The Republic of Iraq’s electricity market is the most coveted among the Fertile Crescent states.
In recent months, Iraq has dealt with unprecedented heat waves reaching as high as 120 degrees Fahrenheit; its electricity grid could only accommodate for 63% of demand. The government is looking to source additional electricity from its neighbors to satisfy the remaining 27% demand.
This has brought about the inevitable showdown between the two Middle Eastern blocs: “The Entente” and the Gulf Cooperation Council (GCC).
The Entente alliance comprises Iran, Turkey, and Qatar. Brought together by a desire to re-establish their sweeping empires of old or to fend off the Saudi bloc, these countries have quietly entrenched themselves in Iraq.
Iran supplies more than a third of the electricity consumed in Iraq. In June, Tehran signed a two-year contract on electricity exports with Iraq. In August, Turkey committed 200 megawatts (mw) worth of electricity exports to the Nineveh Governate in Northern Iraq. In 2019, Qatar laid down electricity lines that traverse through Qatar, Saudi Arabia, Iraq, and Syria.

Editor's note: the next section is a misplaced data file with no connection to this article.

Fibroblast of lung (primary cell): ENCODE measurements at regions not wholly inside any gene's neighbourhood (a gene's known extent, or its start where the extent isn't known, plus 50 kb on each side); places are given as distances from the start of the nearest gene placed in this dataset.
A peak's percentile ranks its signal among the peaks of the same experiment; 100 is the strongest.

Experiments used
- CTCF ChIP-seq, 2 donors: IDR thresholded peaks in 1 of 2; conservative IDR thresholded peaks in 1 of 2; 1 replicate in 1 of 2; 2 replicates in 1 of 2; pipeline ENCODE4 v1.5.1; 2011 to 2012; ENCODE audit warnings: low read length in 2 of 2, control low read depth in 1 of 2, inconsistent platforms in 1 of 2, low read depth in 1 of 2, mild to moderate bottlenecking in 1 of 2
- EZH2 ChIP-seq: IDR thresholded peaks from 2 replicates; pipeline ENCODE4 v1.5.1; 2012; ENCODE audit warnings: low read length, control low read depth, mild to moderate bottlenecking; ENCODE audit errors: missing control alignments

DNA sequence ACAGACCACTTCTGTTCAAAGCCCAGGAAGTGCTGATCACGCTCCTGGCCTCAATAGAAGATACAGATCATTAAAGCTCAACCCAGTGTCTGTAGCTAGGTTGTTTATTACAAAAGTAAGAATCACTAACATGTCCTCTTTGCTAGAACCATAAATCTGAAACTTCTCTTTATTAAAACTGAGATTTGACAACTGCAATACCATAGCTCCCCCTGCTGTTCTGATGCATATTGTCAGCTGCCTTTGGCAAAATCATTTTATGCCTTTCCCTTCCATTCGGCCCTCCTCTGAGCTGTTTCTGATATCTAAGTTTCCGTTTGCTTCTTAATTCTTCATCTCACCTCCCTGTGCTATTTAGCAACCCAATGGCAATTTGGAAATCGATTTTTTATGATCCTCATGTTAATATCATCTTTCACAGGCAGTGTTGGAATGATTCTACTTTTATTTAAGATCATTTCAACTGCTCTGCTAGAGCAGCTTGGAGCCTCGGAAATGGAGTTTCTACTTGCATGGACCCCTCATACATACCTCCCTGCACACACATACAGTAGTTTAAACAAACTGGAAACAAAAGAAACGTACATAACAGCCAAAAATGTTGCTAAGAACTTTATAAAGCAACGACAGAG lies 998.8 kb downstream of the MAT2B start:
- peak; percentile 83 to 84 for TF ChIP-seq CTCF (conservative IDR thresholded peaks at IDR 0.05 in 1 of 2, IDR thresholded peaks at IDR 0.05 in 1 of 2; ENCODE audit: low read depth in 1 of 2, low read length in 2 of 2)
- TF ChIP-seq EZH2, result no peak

However, the GCC has the support of the Western bloc and the Kurds—one of the most powerful factions within Iraq. In 2019, Iraq renewed its agreement of “plugging into” the GCCIA, who will export 500mw over; 80% of the transmission line on the Iraqi side has already completed.
The United States is also pressuring Iraq to move away from Iran in the medium term. Although Baghdad has paid half of its outstanding debts to Iran, the government is still fearful of Islamic Republic cutting off electricity exports in the face of outstanding debt as it has done in the past.
Additionally, Saudi Arabia has a strong affinity with the semi-autonomous Kurds. They are sworn enemies of Iran and Turkey and may very well have the economic capability and at least have a substantial voice in the federal government’s agenda. The Kurdish oil and gas company KAR has already supplied 450 mw to central Iraq.
As renewable energy comes to the fore, Gulf states will ideally be able to supply far more electricity at a much-reduced cost in comparison to the Entente states, who will likely continue to heavily rely on petroleum generated electricity exports.
Under Saudi Arabia, the GCC has overwhelming international and domestic support and the electricity bandwidth to win the proxy war against the Entente and eventually becoming the sole electricity supplier to Iraq.
THE SMART GRID